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I made significant progress today in refining my novel structure. When I say refining the structure, I’m referring to sharpening the goals and relationships between the main character and the influence character, between the main character and the antagonist. The intent was to create a little more conflict between themes and plot while also developing the main character more sharply. It’s not so much a retelling, but a reshaping or a more clear expression. I was fearful that a complete retelling was in the offing; that was thankfully not the case. I did get something right!

The week or more of agonizing the story was perhaps good, only in the sense that I got away from it long enough to get a better perspective. I also encountered an over-used axiom about traveling your own road. My road has meaning only for me, ultimately. People might benefit from the choices I made, but ultimately what I learn, I had to learn; that may not be the same for everyone. As the Knights of the Round Table were told when embarking on the search for the Holy Grail, don’t follow each other, look for your path.

That all sounds rather banal

One man’s banality is another’s revelation. The pain I experienced finally produced some results that now require execution. I am reminded of the golfer, Ben Hogan, who is reputed to be a horse’s patooty! He did not suffer fools or simpletons.

One Man’s Patooty…

When Hogan talked about work and his golf game he spoke of “Digging it out of the ground.” Some people talk of “woodshedding”, others call it “Heavy lifting.” Whatever name you want to call it is fine, but I rather like the organic feeling of “digging it out of the ground” – it implies a relationship between us and something else, namely the ground, earth, our world.

My gut feeling about the current state of the book told me that something was lacking. Only by digging it out of the ground, that is, pondering and re-evaluating assumptions and ideas, and challenging myself to be more specific, would I find a solution to execute. Admittedly, this is only half the battle; executing the decisions and choices properly is the other half of the equation.

My rejections these days seem to be more specific. Now I get comments suggesting the story was good, but development is needed. There are also mechanical issues – in other words, grammar and punctuation. One agent suggested I retain an editor, cautioning me to not be offended. Everyone works with an editor these days. He went on to say that fiction is so brutal today that for an unknown writer to get representation and published the writing can not be simply good, it must be extraordinary.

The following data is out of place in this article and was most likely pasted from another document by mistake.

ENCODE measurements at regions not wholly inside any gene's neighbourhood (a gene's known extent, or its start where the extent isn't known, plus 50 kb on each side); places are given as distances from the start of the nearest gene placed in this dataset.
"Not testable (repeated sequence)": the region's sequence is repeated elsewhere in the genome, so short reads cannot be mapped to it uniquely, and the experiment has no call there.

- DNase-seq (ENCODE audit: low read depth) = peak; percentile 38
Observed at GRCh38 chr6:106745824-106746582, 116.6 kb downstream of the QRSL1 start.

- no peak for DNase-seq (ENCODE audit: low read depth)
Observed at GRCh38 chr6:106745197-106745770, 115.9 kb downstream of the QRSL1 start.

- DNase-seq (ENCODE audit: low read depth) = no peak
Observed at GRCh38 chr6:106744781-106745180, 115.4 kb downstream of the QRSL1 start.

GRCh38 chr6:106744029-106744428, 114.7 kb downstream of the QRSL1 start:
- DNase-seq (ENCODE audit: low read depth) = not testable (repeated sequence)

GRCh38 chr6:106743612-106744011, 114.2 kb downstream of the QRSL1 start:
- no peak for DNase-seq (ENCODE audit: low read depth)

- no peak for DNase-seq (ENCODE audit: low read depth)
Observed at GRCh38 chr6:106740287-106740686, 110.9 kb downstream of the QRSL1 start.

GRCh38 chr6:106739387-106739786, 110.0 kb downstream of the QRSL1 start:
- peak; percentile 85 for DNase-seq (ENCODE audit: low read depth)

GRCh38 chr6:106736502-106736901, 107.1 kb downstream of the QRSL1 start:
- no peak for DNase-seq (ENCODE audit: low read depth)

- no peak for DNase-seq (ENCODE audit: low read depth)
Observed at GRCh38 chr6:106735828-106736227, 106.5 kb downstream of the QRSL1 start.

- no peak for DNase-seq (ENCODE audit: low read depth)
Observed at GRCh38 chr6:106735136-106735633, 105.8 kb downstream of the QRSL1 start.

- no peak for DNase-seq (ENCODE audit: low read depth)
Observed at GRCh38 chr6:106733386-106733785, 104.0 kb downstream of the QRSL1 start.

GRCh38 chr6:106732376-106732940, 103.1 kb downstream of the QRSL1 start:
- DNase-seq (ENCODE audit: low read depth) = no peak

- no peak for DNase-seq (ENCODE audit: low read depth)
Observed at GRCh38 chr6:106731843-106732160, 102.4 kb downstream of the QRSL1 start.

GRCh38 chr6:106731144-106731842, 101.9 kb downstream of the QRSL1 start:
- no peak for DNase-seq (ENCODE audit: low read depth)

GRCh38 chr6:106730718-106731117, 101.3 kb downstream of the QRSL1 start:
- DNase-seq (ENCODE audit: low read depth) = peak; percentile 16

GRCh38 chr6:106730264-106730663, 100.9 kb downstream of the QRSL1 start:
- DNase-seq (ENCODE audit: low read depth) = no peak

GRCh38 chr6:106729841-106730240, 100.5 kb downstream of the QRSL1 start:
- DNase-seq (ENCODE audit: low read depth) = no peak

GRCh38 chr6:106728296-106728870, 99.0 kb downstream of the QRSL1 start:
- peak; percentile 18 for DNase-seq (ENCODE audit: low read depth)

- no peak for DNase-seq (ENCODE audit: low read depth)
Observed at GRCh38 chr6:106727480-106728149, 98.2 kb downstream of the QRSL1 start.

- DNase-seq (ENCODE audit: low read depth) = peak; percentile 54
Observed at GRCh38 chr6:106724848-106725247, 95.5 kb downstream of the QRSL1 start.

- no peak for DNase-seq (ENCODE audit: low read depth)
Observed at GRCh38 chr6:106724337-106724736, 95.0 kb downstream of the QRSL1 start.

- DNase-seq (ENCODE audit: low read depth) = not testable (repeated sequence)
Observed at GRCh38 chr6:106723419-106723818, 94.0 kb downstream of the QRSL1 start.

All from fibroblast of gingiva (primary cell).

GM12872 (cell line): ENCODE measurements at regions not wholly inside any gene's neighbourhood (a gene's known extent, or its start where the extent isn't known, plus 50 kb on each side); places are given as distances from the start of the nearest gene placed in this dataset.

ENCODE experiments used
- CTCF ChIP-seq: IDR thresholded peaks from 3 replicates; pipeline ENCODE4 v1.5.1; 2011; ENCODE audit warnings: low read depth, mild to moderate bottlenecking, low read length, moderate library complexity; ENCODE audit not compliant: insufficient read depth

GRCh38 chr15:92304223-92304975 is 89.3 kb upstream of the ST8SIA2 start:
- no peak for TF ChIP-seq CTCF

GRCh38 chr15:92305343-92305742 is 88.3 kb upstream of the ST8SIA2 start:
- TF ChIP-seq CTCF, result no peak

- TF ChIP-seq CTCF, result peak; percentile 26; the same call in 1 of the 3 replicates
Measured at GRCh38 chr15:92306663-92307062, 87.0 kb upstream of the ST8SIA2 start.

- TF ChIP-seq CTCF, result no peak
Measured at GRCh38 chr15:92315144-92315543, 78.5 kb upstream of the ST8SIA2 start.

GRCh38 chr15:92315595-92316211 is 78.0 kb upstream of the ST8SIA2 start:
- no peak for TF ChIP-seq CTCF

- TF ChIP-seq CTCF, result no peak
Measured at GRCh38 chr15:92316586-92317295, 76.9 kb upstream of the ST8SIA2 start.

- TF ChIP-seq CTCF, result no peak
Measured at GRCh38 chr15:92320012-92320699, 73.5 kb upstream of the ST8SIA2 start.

Change

This led me to yet another seemingly tired axiom of “Don’t sweat what you can’t change.” Our time should be spent working on those things we can change. Admittedly, I can, over time, change my skill in grammatical structure, but not by the weekend so I might get back to work on this novel! I can’t change the weather, the fact I need to work to survive, the fact that I have other responsibilities apart from writing that requires my attention. I can’t change those things; what I can change is the juice or life of the story, since it is not grammatical, only expressed in grammatical terms.

I may well need an editor when I finally feel comfortable with the shape and pulse of the story. That’s Ok. By digging the story out of the ground, I am working my will over those things my will can change. Those that I can’t change, so be it, or if possible, get help. There’s no shame in help.

I shall not dismiss every catch-phrase of collective wisdom as banal, either. We learn, hopefully, what we need to learn in our own sequence and time. Using banal as a label seems rather arrogant, don’t you think?

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